Divine understanding and reverence of the Torah begin in Israel, the place where we are able to relive, relate to and physically connect to our fantastical tradition. The Torah seems to mirror the fairy tales we love so much as children — filled with giants and spies and many supernatural events. Unlike a fairy tale, however, the Torah does not take place in a fictional land; the Torah takes place in Israel and the surrounding area.
Being in Israel, the setting of our beloved story, makes the Torah feel more real and therefore more powerful. In the Dead Sea Valley Rift stands a salt pillar, identified as the solidified body of Lot’s wife, who against G-d’s instructions looked back at the burning city of Sodom. Though it still seems like an obscure story, its moral lessons are easier to grasp as you stand in the shadow of her choice to disobey G-d.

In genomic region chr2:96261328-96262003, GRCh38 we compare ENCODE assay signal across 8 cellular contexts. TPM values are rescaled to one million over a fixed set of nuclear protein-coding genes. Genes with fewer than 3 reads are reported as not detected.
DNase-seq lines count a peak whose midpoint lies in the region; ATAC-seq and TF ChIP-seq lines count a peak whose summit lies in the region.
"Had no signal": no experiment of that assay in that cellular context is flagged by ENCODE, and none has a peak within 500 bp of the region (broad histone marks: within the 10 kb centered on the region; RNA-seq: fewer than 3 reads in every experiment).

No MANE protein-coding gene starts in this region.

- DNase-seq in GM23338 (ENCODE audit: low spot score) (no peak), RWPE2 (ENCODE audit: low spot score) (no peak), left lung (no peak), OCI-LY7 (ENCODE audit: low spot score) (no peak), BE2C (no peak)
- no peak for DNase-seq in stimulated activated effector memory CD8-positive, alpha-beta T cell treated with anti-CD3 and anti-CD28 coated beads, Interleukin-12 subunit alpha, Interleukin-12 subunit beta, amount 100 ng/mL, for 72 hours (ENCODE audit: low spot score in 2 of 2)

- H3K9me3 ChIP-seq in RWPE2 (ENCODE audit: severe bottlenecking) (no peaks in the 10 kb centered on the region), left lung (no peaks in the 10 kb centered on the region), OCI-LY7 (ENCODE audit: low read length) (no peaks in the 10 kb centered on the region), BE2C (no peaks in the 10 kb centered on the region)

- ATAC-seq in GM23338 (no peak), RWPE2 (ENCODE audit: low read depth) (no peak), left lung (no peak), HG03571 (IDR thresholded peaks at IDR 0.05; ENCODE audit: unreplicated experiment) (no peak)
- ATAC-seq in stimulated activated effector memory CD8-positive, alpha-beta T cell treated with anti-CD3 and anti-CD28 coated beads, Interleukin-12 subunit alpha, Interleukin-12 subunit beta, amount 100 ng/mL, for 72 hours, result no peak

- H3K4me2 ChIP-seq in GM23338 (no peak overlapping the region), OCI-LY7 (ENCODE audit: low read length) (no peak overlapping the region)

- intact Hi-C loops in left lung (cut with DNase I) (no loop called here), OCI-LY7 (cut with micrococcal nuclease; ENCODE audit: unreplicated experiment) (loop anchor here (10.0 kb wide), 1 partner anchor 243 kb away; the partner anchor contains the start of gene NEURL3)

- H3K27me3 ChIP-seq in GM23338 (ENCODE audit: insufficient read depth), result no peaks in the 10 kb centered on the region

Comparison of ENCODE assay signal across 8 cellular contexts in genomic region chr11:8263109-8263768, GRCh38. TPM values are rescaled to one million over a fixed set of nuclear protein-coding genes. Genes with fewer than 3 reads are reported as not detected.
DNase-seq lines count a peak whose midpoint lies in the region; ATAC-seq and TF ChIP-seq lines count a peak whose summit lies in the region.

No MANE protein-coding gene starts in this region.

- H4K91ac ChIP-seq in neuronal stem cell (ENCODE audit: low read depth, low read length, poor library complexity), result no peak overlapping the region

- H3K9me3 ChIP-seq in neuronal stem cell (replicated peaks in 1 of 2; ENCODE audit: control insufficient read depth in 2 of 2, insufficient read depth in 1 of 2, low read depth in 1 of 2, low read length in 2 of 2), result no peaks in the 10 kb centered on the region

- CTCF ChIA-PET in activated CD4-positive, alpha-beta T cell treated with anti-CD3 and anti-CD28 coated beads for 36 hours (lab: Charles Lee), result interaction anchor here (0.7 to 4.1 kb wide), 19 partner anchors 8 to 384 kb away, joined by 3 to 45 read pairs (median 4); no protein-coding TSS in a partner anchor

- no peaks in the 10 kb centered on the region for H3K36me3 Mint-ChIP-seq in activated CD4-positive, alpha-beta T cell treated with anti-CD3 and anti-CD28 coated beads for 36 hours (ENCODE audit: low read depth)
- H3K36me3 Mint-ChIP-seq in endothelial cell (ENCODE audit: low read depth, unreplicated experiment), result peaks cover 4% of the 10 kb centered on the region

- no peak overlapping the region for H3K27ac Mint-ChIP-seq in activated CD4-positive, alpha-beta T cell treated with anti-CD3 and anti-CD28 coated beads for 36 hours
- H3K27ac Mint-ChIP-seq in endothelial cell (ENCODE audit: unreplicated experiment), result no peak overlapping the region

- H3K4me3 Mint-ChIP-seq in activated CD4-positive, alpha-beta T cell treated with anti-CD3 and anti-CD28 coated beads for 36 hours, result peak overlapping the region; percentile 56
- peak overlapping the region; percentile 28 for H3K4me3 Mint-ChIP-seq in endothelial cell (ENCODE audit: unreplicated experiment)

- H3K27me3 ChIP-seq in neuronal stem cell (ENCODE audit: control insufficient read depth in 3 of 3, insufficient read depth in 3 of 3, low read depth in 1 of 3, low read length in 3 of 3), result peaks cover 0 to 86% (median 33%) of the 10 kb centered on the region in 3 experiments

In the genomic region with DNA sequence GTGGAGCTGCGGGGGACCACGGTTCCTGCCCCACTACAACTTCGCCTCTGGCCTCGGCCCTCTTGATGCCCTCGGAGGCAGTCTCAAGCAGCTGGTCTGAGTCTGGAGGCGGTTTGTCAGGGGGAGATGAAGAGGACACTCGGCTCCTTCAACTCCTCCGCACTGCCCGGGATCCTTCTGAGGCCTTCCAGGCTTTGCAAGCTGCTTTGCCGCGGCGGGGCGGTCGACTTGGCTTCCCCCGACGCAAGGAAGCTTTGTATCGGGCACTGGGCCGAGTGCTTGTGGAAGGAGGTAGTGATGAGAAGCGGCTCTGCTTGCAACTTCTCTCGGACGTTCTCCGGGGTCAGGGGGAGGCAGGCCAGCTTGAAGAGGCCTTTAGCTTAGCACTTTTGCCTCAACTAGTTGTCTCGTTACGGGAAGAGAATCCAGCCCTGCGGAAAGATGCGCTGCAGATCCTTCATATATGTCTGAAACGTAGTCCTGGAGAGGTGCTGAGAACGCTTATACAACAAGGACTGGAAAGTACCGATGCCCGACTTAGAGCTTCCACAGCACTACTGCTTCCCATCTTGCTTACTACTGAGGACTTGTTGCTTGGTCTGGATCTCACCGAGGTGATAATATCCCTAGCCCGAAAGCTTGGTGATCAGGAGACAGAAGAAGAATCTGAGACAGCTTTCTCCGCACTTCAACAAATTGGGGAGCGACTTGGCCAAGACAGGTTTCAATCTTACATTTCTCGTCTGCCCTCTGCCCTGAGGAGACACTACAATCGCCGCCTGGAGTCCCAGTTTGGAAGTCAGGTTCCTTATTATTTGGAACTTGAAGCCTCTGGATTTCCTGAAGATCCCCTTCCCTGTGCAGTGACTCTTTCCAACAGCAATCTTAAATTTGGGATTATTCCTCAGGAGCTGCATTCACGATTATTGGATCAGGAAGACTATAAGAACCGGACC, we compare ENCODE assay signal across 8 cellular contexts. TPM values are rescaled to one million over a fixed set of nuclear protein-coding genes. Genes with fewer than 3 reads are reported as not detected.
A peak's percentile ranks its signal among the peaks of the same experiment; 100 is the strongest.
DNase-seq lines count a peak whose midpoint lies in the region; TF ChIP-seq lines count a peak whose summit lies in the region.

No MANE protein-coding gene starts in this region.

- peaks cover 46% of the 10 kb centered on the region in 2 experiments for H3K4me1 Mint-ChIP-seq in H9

Spirituality is often described as a semitranscendent experience, one which solely resides in some higher realm of being, but I understand spirituality to be tangible, grounded in location. My spiritual connection to the Jewish tradition is strengthened as I stand on Jerusalem stone in the Old City, where Yitzchak was nearly sacrificed by his father, or overlook the port of Jaffa, the same sea where Jonah fled G-d, only to be swallowed by a whale.